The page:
Maya Ajmera founded the Global Fund for Children in 1993 to provide seed money to community-based organizations that help at-risk children across the world. Since then, GFC has awarded more than $32 million in grants to over 600 organizations in 80 countries, improving the lives of millions of children – from educating AIDS orphans in Uganda to conducting so-called curbside classrooms for waste pickers in Cambodia.
"Education is the key to getting human beings out of poverty," says Ajmera, whose studies at St. Xavier's College in Mumbai were sponsored by the Rotary Club of China Lake in California. "Community-based organizations are probably the most creative in being able to find the most marginalized children and provide education that is meaningful and makes sense in their lives."
In recognition of her work, Ajmera was chosen by The Rotary Foundation Trustees to receive the 2013-14 Rotary Foundation Global Alumni Service to Humanity Award. She will receive the honor at the Rotary International Convention in Sydney on 3 June.
Ajmera credits extraordinary leadership at the grassroots level, combined with the ability and willingness to work as partners, for GFC's success. "Trust is really important," she says. "You also need good ways of measuring outcomes: how many kids got educated, how many were kept off the streets, how many got psychosocial counseling."
Nowhere was the need for leadership and trust more evident than in Afghanistan in the 1990s. GFC awarded $5,000 to the Afghan Institute for Learning to fund the secret education of 600 girls. Even after the September 11 attacks, GFC continued its support, including a $25,000 sustainability grant to establish a reserve fund. Today, the institute reaches more than 400,000 women and children annually with education and health care. GFC has also released over 30 children's books, including "Children from Australia to Zimbabwe," co-authored by Ajmera, of which a portion of the proceeds from sales support the organization's grant making. And it's invested in documentary films like "War Child," which tells the story of hip hop artist Emmanuel Jal, a former child soldier in Sudan's brutal civil war. Jal spoke at the Rotary World Peace Symposium in Bangkok in 2012.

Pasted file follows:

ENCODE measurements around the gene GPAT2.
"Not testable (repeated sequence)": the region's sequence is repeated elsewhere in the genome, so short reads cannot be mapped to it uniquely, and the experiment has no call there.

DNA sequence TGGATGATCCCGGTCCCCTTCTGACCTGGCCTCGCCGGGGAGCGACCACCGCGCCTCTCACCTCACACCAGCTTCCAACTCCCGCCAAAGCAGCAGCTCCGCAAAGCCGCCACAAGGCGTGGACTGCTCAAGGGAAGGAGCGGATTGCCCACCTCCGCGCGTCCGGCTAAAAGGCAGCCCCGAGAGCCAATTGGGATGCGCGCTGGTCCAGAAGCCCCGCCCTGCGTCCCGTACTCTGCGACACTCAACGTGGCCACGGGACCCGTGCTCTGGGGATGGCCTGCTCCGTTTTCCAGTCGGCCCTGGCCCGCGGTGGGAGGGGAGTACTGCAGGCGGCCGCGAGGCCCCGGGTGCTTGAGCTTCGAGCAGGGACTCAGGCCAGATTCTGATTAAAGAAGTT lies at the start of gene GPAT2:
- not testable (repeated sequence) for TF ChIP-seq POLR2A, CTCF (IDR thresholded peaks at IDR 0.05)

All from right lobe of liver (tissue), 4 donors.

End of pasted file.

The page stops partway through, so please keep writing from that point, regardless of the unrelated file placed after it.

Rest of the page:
Ajmera stepped down as GFC's president in 2011. She is now a visiting scholar and professorial lecturer at the Paul H. Nitze School of Advanced International Studies at Johns Hopkins University in Washington, D.C., and social entrepreneur in residence and visiting professor of the practice of public policy at Duke University in Durham, North Carolina.
"For me, Rotary was an incredible inspiration," says Ajmera, adding that without the scholarship there wouldn't be a Global Fund for Children. "The scholarship fed my soul."
Alumni association helping to end polio
The alumni association of District 3020 in India can take pride in knowing they helped make history. On 27 March, the World Health Organization certified that Southeast Asia, which includes India, had eradicated polio.
"[The association's] members actively participated in National Immunization Days and contributed liberally to The Rotary Foundation and polio eradication," says S.R. Yogananda, a regional Rotary Foundation coordinator.
In recognition of their humanitarian work, the association has been selected to receive the 2013-14 Rotary Foundation Alumni Association of the Year Award. The award will be presented to K. Soma Sundera Sai, founder and longtime president of the association, and other association members at the Rotary Alumni Celebration in Sydney on 31 May.
Many of the members are Rotarians who have been involved in grant-funded service projects, from establishing an orphanage in India to creating a sustainable health care program for schoolchildren in Thailand.
Sai says association members are all about staying connected – to each other, their communities, and Rotary.
"Once I realized the value and potential of the alumni to Rotary and its Foundation, it became a part of my life," says Sai.